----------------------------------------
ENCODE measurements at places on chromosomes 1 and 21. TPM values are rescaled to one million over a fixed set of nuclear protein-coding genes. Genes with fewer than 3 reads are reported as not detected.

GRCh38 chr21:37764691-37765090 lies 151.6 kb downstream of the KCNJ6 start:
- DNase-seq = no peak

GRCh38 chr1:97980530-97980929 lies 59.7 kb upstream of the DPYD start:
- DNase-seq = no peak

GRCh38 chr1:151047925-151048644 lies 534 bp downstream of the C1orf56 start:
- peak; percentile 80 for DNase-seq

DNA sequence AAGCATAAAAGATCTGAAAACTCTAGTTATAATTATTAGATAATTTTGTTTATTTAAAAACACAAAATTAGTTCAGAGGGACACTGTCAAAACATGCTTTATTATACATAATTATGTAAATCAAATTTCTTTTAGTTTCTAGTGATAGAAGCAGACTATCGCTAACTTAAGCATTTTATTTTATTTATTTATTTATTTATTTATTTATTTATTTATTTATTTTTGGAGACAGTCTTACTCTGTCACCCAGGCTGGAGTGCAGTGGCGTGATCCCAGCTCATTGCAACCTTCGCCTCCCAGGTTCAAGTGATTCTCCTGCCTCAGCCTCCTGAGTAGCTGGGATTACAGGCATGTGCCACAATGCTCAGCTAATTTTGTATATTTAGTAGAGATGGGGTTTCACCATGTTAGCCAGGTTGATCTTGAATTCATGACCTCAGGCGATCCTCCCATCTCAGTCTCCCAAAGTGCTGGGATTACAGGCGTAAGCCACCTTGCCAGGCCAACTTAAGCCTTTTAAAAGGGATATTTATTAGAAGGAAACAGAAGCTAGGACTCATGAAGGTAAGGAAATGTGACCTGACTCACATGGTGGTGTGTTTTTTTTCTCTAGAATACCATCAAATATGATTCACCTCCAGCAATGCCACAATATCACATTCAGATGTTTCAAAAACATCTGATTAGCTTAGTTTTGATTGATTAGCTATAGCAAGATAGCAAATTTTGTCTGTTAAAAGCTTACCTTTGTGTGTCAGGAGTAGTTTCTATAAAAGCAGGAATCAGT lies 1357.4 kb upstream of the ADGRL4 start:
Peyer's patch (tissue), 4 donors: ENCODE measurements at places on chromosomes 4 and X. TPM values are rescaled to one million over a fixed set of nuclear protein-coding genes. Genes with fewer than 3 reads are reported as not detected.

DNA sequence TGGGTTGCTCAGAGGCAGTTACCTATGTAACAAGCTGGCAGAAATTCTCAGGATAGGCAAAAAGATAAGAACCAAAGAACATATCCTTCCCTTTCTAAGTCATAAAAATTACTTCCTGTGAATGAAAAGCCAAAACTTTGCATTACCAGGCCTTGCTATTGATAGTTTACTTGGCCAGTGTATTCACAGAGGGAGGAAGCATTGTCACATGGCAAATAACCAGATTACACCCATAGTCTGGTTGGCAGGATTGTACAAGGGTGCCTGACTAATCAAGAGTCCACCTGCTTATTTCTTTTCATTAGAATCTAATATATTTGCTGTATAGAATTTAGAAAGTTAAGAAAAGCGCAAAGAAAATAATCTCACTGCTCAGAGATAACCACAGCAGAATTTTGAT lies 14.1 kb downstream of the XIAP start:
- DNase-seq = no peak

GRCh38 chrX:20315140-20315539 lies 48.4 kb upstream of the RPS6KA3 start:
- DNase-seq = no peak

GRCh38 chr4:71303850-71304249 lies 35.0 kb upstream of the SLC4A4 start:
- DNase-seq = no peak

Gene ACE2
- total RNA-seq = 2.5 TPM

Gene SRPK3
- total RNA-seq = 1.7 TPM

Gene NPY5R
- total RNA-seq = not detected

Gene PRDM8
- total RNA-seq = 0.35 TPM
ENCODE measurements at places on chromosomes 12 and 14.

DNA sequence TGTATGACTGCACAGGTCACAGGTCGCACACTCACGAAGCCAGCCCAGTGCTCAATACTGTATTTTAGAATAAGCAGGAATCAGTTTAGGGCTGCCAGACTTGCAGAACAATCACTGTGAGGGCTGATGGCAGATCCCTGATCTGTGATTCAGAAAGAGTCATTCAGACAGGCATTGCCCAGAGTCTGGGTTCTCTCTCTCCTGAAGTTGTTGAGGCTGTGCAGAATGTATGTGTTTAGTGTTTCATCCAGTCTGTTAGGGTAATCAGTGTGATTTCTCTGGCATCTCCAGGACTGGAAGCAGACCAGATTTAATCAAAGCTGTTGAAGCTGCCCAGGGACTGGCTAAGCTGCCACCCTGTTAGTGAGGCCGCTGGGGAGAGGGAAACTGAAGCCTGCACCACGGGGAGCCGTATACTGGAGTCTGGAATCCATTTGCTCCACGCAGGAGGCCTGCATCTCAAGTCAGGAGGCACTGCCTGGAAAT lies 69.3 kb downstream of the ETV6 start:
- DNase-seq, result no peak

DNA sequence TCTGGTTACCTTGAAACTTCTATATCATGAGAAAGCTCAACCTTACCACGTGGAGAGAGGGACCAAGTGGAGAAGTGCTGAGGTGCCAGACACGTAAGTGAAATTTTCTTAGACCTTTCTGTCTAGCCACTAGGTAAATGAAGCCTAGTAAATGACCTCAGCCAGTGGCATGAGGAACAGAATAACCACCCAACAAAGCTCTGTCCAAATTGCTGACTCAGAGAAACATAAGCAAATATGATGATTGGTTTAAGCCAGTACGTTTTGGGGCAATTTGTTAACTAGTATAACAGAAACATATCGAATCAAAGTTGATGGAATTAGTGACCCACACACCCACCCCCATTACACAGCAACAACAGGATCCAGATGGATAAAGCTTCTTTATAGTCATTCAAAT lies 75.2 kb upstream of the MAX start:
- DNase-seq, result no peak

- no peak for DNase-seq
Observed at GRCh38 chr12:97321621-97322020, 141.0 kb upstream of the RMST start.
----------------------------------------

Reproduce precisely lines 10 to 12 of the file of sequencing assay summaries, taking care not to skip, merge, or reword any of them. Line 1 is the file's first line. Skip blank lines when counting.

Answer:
DNA sequence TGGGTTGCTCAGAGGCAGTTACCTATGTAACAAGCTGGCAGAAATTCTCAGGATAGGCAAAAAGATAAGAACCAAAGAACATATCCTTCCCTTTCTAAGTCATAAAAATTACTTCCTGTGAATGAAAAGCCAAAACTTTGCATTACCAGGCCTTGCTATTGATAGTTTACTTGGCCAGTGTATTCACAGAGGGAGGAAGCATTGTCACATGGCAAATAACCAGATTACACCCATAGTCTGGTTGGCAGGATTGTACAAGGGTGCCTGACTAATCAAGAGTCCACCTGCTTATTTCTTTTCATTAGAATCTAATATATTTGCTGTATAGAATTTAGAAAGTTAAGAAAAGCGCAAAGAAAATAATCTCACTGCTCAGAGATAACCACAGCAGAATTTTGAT lies 14.1 kb downstream of the XIAP start:
- DNase-seq = no peak

GRCh38 chrX:20315140-20315539 lies 48.4 kb upstream of the RPS6KA3 start: